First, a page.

YouTube: Papering Over the Cracks in Bad UX

When I moved into my new house, there was a lot of DIY needing done. I’ve dabbled a bit in the past, but our previous homes were mostly new builds, requiring very little work. The new place was built in the 40s; I had to up my game. By the end of my months of labours I had done much more than I had ever expected, and while I loved learning all of the new skills required to make this place perfect, none of it would have been possible without YouTube.

When it came time to use a decorator’s sealant along a skirting board, YouTube videos showed me how to get a smooth finish by wetting my finger on a damp sponge and running it along. When I was staining the bannisters, some kind stranger on YouTube showed me how to get the best finish. The instructions that came with the products assumed that you were an expert. The community of amateur DIY enthusiasts online didn’t care, they were just happy to share their knowledge.

Videos are a powerful tool for education and instruction. You get to see the correct use of a product while hearing the instructions, clarifying terminology and simplifying everything to its most basic observable steps. The immense popularity of YouTube, and the ease of making videos with modern smart phones, seems to have made this the default medium when people are stuck.

A before and after of one of Mark's DIY projects

A before and after of one of Mark's DIY projects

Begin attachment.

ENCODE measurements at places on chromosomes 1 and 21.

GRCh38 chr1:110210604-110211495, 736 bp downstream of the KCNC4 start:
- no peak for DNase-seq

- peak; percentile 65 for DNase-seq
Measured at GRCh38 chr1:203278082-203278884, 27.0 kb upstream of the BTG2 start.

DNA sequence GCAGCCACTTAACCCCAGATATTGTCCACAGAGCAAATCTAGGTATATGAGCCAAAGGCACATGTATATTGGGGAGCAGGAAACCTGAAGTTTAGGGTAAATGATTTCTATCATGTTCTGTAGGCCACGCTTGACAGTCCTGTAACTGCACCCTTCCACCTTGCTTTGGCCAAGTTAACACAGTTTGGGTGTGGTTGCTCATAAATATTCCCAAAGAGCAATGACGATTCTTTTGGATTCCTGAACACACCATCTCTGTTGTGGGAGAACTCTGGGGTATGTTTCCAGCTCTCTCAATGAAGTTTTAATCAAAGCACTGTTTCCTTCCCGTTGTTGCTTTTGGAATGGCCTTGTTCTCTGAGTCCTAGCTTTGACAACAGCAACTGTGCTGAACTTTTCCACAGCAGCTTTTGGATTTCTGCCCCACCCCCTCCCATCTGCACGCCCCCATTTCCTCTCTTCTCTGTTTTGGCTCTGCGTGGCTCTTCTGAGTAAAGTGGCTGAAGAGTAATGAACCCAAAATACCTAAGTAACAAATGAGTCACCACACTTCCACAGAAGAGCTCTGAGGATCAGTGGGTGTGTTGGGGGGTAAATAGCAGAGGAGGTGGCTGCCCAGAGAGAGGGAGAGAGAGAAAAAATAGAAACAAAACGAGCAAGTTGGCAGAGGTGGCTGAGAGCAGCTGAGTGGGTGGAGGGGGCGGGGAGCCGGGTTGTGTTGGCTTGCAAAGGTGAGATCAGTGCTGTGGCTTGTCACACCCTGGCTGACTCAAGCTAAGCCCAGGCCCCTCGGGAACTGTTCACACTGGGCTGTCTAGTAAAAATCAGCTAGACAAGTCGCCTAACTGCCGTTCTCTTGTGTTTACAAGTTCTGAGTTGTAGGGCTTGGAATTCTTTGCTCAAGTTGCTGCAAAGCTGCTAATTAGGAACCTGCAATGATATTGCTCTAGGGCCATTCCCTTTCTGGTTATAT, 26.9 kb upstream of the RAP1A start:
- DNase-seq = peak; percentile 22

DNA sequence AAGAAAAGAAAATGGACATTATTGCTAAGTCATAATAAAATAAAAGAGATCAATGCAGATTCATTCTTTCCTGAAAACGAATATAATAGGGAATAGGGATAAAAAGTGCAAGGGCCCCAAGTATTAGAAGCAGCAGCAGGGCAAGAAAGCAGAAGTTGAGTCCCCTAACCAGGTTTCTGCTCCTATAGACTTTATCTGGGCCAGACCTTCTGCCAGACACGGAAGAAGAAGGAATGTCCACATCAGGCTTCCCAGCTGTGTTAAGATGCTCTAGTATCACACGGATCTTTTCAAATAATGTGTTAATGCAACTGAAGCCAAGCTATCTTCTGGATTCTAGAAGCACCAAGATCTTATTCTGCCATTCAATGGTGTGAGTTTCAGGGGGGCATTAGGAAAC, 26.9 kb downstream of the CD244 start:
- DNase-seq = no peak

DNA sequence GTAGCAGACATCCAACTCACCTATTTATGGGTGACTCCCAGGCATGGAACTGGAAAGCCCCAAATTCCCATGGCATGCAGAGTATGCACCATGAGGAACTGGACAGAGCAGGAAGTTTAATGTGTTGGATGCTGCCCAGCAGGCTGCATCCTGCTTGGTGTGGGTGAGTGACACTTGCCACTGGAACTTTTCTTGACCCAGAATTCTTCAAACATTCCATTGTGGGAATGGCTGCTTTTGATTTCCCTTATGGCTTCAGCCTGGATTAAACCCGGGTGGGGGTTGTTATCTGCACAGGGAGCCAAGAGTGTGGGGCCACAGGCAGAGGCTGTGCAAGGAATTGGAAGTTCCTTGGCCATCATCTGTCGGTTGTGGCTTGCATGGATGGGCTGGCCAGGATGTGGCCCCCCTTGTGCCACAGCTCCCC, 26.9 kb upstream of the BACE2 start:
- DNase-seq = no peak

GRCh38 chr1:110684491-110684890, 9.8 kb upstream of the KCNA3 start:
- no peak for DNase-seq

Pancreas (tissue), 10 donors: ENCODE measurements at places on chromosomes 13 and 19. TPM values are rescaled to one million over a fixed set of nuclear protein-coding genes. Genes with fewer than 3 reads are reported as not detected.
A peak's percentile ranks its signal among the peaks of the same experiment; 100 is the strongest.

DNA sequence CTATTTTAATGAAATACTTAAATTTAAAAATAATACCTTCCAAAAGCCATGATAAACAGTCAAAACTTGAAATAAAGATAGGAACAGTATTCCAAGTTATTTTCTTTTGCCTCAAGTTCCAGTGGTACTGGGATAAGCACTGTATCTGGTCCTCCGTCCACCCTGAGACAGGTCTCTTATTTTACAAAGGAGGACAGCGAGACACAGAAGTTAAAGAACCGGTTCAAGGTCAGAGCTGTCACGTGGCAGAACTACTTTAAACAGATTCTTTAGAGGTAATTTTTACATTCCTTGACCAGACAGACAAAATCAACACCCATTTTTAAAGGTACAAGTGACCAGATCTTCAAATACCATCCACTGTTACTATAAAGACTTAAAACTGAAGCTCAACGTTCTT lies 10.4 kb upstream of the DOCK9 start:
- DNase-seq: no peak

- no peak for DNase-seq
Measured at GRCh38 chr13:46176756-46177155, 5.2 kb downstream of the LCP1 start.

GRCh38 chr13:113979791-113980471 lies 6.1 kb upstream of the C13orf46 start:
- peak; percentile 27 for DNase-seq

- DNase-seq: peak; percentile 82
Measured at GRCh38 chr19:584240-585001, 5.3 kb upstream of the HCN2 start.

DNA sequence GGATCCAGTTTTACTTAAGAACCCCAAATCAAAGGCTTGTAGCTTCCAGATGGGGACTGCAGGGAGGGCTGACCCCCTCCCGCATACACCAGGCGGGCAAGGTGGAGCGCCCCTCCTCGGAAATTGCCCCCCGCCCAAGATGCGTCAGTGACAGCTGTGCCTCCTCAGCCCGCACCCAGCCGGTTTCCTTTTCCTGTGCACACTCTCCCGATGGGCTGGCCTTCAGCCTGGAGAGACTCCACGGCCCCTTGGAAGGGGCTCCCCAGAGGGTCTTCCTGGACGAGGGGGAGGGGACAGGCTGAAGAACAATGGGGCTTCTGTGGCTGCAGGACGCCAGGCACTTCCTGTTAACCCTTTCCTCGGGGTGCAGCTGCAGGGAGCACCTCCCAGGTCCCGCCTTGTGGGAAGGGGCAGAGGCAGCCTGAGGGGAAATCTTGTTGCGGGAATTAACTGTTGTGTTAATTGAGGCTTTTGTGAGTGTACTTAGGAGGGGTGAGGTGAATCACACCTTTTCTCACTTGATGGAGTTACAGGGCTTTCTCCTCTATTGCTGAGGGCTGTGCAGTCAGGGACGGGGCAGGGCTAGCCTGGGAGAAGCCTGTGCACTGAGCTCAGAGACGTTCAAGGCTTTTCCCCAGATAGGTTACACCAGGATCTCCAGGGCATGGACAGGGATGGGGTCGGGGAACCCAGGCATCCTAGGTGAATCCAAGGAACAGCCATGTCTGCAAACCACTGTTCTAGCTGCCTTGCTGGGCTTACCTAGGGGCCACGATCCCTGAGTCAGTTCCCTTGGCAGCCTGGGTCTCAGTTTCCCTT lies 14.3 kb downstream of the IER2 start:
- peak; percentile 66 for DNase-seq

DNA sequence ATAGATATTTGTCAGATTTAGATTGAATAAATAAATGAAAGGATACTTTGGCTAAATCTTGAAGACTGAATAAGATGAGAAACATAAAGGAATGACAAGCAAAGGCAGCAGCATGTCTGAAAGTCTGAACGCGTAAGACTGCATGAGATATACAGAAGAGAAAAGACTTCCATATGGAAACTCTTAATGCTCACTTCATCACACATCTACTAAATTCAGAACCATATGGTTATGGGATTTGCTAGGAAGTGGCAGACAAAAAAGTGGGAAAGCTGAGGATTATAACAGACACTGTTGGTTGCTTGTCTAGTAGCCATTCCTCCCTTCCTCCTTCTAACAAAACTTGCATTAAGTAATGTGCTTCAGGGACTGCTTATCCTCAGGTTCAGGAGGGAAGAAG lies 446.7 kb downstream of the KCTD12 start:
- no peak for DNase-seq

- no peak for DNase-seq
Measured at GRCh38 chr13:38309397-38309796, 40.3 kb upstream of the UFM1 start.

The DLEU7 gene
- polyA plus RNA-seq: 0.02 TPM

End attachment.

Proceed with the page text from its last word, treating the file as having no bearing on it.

So, I started to wonder why manufacturers weren’t producing instructional videos that they could link to instead of relying on others. The instructions that you got on the packaging certainly wasn’t doing the job.

Apple released videos explaining the iPhone X’s FaceID feature. They have done the same with their iMessage Apple Pay service. They understood that their product might confuse people, so they put the correct information in a place that all their users could access it: YouTube.

On the other hand, YouTube also functions as a band-aid for all the manufacturers that are completely failing to give their users the necessary information. Leaving it to customers to work it out for themselves and then disseminate information amongst themselves.

You could argue that seeing dozens and dozens of YouTube videos about how to use a product is a big red flag for manufacturers, letting them know that they have failed to communicate properly with their users.

This is a massive missed opportunity for companies too. How many people have purchased their products, used them incorrectly due to a lack of available knowledge and then sworn off using that brand for the rest of their lives? How many people are following a YouTube instructional video right now that is going to give them subpar results and generate ill will against the manufacturer because of the lack of communication?

The community generated content of YouTube is amazing for end users, but the results may not be what the manufacturer intended unless they control the message that is being sent about their products. In a world where producing these videos has almost no cost or time investment, it is a blinding oversight.

Director of Design Research

Sutherland Labs
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